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June 14-15, 2002
North Carolina State University, Raleigh NC

adidas Outdoor Championships

Friday Highlights

by Marc Bloom

They came to Raleigh by the planeload, many helped by meet expense allowances, and they came by bus and van, many making all-day trips, to compete for national titles and stand up to the pressure, to run the relays in pursuit of records, to make new friends and, for some, to end their high school careers with a flourish.

They came to the adidas High School National Track & Field Championships, which got under way on Friday evening at North Carolina State University and conclude today. The event, under the auspices of the National Scholastic Sports Foundation, a non-profit group started in 1990, has grown to two events in one: a setting in which the elite teenage athletes take their first strides toward Olympic glory, and one in which a second echelon of performers, fueled by the opportunity to mix with the best, are motivated to reach higher berths than they thought possible.

They all had craved a spot in Raleigh: from Texas sprinter Kelli Willie, whose versatility was reminiscent of Olympic great Michael Johnson, to unknown racewalker Jasmine Brooks, who’d come by van from the Maine woods “to compete against people I don’t even know—and they’re all great.”

Brooks is a junior at Dirigo High in Peru, Maine. With two dads driving, Brooks and five other Maine athletes traveled 18 hours to Raleigh, arriving Thursday morning. On Friday, Brooks placed fourth in the one-mile racewalk in 7:44.73. On Saturday, Brooks and the Maine contingent piled back into their van for the 18-hour trip home.
But before they departed, Brooks, breathing heavily after her race, said, “I’m pumped up.” Raleigh was her Olympics. Asked what was notable about Peru, a small town in interior Maine, Brooks said, “Absolutely nothing.”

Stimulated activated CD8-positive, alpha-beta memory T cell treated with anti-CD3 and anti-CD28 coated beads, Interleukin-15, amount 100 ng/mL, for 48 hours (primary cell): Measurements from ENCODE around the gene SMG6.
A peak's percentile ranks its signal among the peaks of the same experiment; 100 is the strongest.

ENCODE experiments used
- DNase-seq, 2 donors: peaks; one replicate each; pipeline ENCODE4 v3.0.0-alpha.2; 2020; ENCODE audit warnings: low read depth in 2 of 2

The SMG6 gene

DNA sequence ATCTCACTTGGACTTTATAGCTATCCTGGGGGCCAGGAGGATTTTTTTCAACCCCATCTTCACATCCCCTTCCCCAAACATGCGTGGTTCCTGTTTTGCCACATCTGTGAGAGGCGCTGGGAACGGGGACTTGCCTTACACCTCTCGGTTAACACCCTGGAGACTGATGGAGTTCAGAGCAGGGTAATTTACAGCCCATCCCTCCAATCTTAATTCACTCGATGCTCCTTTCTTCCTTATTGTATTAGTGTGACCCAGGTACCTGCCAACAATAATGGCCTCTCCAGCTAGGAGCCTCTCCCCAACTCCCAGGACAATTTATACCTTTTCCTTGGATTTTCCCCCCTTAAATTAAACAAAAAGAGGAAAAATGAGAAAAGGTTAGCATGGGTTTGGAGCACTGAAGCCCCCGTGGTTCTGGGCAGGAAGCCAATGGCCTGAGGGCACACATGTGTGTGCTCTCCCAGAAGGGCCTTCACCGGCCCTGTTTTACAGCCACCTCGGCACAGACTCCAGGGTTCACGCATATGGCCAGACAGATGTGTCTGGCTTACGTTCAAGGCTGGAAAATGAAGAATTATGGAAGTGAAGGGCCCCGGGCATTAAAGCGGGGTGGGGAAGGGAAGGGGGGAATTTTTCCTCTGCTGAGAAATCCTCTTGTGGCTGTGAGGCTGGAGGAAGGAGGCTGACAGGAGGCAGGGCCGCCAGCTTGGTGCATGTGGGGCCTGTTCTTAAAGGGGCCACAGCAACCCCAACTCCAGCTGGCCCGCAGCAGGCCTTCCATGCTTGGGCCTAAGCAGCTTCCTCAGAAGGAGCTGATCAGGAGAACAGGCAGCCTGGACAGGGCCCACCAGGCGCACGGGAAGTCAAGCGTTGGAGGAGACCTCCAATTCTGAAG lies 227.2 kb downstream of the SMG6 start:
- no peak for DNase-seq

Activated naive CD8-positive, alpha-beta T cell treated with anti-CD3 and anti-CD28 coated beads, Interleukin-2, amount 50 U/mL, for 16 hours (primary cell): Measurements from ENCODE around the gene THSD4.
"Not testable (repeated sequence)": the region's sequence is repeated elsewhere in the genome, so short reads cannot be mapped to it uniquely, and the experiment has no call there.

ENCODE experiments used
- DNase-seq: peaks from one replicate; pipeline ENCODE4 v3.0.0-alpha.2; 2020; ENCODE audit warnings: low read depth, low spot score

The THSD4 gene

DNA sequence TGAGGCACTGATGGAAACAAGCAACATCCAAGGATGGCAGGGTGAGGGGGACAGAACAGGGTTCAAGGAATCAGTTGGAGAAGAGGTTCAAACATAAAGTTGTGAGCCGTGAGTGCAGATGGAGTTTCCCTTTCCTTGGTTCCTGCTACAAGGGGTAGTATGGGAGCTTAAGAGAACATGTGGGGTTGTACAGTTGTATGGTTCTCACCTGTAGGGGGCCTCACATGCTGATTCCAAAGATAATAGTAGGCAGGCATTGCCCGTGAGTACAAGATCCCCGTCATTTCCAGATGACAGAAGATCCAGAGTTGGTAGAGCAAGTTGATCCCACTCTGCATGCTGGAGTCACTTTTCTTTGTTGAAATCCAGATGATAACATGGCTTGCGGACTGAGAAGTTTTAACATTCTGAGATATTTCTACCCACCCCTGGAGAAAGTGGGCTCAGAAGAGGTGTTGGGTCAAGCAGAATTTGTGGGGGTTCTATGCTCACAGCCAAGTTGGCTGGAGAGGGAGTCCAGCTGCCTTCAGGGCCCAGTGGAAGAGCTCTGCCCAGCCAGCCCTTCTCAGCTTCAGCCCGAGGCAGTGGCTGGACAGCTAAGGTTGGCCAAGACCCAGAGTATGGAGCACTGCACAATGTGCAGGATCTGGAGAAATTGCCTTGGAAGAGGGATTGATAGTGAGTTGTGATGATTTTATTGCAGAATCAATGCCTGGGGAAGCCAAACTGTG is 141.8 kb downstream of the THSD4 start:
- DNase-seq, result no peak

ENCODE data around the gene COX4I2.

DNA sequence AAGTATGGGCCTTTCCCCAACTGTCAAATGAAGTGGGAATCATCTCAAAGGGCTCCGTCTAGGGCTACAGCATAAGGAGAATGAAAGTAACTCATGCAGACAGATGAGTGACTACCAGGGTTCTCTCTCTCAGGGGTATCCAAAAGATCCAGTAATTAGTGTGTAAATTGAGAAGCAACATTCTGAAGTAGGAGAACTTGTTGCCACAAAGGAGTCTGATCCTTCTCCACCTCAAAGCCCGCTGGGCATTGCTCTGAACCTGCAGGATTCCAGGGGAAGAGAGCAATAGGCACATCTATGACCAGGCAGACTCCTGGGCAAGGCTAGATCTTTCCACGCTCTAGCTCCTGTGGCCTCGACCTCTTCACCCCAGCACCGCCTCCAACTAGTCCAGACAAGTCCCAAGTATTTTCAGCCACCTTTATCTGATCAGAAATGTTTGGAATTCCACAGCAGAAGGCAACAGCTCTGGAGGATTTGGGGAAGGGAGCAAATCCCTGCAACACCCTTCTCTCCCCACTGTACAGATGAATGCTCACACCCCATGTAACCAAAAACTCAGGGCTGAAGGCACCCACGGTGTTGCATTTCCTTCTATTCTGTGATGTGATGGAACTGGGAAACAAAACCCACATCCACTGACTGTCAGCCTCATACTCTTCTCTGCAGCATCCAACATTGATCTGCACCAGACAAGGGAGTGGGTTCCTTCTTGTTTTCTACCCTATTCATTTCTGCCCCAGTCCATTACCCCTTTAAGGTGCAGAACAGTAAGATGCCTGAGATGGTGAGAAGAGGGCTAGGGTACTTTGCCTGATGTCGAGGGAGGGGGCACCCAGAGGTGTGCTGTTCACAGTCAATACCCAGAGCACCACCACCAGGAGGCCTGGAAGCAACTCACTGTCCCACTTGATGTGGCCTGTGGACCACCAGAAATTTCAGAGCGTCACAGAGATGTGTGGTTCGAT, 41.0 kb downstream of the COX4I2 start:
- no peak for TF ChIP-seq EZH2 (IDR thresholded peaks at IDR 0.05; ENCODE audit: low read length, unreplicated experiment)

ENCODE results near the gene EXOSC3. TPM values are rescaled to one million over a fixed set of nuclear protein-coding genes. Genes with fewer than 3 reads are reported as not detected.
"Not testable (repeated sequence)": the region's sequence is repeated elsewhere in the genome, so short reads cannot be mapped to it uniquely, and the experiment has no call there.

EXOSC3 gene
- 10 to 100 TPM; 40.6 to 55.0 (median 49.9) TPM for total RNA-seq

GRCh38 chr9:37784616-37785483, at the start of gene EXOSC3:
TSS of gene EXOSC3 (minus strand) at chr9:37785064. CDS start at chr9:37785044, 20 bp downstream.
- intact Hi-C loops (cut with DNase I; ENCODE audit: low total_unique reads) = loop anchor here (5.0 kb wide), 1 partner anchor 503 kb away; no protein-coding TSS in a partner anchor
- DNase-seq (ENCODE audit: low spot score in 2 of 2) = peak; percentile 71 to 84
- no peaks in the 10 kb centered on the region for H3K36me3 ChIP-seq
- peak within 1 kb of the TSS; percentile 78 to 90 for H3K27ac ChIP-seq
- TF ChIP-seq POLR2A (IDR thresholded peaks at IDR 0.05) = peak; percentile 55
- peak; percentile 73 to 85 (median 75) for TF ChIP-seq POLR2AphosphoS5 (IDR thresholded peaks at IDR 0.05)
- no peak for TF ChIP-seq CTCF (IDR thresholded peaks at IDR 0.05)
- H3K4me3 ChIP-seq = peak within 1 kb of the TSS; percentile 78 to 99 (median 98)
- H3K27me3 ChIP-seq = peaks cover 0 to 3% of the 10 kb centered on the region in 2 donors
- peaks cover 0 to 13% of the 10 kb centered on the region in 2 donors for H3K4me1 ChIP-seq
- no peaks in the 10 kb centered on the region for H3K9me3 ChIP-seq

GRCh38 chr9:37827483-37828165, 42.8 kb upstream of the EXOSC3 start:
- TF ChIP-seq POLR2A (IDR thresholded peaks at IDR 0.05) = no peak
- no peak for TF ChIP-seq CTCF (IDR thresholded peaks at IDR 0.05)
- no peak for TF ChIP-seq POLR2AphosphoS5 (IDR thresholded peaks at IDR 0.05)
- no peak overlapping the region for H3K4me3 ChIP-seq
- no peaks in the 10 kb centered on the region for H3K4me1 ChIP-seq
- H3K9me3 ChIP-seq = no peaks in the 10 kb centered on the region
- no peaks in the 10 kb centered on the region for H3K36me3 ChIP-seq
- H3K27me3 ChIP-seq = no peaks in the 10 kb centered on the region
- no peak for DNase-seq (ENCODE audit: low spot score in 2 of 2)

Not even a moose sighting?

“Oh, yeah, we have moose,” said Brooks.

In the strenuous grind of one lap after another, racewalkers and distance runners have a certain kinship. Brooks had something in else in common with one young distance runner in Raleigh, and it was not just that he made his own long trip by van from upstate New York. Josh McDougal is from the small town of Peru, in the vast northern Adrirondacks near Canada. There’s not much going on in that Peru either, said McDougal, a sophomore who’s home-schooled by parents who are teachers.

McDougal, who has no team and trains in obscurity, had a coming out party in Raleigh. It was his first big high school track meet. He was allowed to compete because the adidas meet is a post-season event open to all athletes who meet the qualifying standards. McDougal earned his way in on May 25 with an 8:26 3,000 meters in an open meet in Waltham, Mass. His time set a New York State record for sophomores and was the equivalent of around a 9-flat two-mile.

And on Friday night, with storm clouds threatening but keeping their distance, McDougal, who’d just turned 17, ran at the front of the deep field. All the hitters were in there including the three top finishers at last December’s Foot Locker cross-country championship: winner Tim Moore of Michigan, runnerup Bobby Lockhart of Virginia, and third-placer Chris Solinsky of Wisconsin, whose 8:48 3200 in April led the nation.